Which Day Of The Week Is Most Volatile for Stocks?

Monday is the most volatile day of the week for stocks.

Volatility can be both good and bad. It’s to your benefit when you get it right but the opposite when you get it wrong. Thus, it might be of interest to know which day of the week is stocks’ most volatile.

Our backtests show that the volatility in the stock market during the trading week is dispersed throughout the week, and it’s hard to determine which day of the week is the most volatile.

To find which weekday is the most volatile for stocks, we need to backtest. As a proxy for the stock market, we use the ETF with the ticker code SPY, the oldest ETF still trading.

There are, of course, many ways to measure volatility. In this article, we make three different definitions and backtests to look into the matter.

Let’s start with our first volatility measure:

The opening gap volatility per weekday

Let’s first look at which weekday has the most volatile opening. We measure the absolute change from the close yesterday to the opening the next day. The number is based on the average of the last 500 observations. Thus, we backtest about ten years of data.

Let’s make a screenshot of how the opening gap volatility varies from time to time (no matter which day of the week):

Which day of the week is stocks' most volatile?

The upper pane is the price chart of the S&P 500 (SPY), while the lower pane (red line) is the moving average of the last 500 observations of the opening gap (the opening minus yesterday’s close divided by yesterday’s close).

As you can see, it varies. But overall, when a bear market sets in, volatility picks up (a lot). That is not surprising for the loyal readers that have followed this blog over the years. The red number on the right side shows the average of the last 500 observations: 0.48%.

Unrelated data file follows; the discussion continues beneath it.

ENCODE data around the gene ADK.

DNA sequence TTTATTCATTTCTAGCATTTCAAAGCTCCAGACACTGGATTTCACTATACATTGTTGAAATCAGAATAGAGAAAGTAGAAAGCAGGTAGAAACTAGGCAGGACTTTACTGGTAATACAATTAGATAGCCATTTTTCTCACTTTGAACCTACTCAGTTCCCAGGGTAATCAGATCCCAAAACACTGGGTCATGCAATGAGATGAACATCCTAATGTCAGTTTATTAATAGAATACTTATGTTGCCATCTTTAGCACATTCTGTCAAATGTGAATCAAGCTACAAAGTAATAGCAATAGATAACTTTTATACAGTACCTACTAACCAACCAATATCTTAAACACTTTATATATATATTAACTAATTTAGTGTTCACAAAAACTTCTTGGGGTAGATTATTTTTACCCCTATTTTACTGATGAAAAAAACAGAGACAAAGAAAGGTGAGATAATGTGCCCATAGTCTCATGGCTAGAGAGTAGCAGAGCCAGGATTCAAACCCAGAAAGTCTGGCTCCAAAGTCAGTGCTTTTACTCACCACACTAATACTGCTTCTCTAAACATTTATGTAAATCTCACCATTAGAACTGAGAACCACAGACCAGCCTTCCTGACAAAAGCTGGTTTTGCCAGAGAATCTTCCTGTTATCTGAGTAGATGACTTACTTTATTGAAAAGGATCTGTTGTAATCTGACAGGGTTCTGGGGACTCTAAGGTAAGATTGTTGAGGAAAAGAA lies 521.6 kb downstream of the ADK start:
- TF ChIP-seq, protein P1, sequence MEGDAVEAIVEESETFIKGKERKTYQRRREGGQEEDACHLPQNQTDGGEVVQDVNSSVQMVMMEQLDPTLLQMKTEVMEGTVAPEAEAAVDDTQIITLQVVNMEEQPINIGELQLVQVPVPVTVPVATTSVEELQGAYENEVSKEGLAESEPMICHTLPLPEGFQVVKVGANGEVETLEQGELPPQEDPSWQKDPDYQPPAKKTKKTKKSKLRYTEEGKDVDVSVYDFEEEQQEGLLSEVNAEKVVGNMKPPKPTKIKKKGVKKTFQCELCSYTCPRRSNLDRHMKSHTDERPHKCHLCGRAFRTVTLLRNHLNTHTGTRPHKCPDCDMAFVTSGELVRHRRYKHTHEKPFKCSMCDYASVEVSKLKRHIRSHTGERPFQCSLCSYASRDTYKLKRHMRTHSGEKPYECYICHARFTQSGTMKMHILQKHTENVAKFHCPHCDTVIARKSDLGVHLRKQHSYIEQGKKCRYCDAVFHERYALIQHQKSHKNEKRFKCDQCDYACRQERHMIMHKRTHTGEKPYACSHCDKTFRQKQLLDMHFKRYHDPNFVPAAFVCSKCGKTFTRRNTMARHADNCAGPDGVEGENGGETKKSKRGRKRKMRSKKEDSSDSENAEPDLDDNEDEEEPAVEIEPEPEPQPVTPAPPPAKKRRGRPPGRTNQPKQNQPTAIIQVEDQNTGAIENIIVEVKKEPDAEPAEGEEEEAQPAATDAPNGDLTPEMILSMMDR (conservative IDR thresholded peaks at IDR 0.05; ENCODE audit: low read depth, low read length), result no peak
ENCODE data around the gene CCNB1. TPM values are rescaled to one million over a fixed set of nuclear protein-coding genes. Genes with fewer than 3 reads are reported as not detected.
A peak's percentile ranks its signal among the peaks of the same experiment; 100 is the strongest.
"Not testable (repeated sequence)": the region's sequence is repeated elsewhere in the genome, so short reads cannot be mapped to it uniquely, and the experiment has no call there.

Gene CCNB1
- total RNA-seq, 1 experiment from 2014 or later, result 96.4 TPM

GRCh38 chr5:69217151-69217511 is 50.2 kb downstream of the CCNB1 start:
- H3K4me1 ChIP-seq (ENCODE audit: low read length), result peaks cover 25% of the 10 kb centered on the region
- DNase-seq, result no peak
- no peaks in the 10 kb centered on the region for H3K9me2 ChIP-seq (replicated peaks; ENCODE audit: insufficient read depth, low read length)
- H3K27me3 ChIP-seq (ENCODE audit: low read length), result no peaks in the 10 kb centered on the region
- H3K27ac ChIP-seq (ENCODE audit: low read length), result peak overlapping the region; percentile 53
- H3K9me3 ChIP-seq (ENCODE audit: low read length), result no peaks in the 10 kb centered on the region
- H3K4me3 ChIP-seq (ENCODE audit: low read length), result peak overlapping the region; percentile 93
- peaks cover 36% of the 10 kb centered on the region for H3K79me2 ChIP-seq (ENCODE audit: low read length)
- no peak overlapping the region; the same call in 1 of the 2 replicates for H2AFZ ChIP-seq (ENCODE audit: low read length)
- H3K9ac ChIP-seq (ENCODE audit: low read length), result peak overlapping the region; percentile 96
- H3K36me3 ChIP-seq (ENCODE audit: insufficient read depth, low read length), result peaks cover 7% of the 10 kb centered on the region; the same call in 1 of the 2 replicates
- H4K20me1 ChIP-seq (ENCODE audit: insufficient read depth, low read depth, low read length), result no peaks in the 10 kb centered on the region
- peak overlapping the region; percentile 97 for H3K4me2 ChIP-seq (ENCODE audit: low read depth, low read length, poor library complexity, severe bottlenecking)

The table below divides the opening gap into volatility per day of the week:


Based on the opening gap, Monday is the most volatile day of the week, perhaps not surprising due to the two (or more if holiday) non-trading days since the close of Friday. Sometimes a lot of news needs to be discounted over the weekend.

The intraday volatility per weekday

Let’s look at the volatility that happens between the open and the close every day. Does this differ much between the five different trading days of the week?

Let’s backtest and find out: we use the High minus the Low, divide on the Close, and use the last 500 observations per weekday as an average. The daily movement looks like this:


It seems like the most volatility is at the end of the week, but the differences are not huge.

The close-to-close volatility per weekday

Let’s make a third and final backtest: we measure the average volatility per weekday for the return from the close to the next day’s close. Again we are using the average of the last 500 observations per weekday:


Yet again we discover that the volatility seems to pick up toward the end of the week.

Which day of the week is stocks’ most volatile? Conclusion

In this short post, we did three backtests to look at which day of the week is stocks’ most volatile. We would argue the evidence is slightly inconclusive, albeit stocks seem to be a bit more volatile toward the end of the week, while the opening gap is most volatile on Mondays.


What is the significance of analyzing volatility by day of the week?

Volatility is crucial as it indicates the degree of variation of a trading price series. Traders and investors use it to assess risk and make informed decisions. Analyzing volatility by day of the week helps traders identify patterns and potential trading opportunities based on historical market behavior.

What is opening gap volatility, and why is it relevant?

Volatility can be measured using various indicators. In the content, three measures are discussed: opening gap volatility, intraday volatility, and close-to-close volatility. Opening gap volatility measures the absolute change from the close of the previous day to the opening of the next day. It is relevant for understanding how much the market moves during the opening period.

How is intraday volatility calculated, and what does it reveal?

Based on the analysis, Monday tends to have the most opening gap volatility, possibly influenced by news accumulation over the weekend. Intraday volatility is calculated as the High minus the Low, divided by the Close. The analysis shows that the end of the week tends to have slightly higher intraday volatility. Close-to-close volatility measures the average volatility in returns from the close of one day to the next day’s close. It provides insights into the overall daily price movement.

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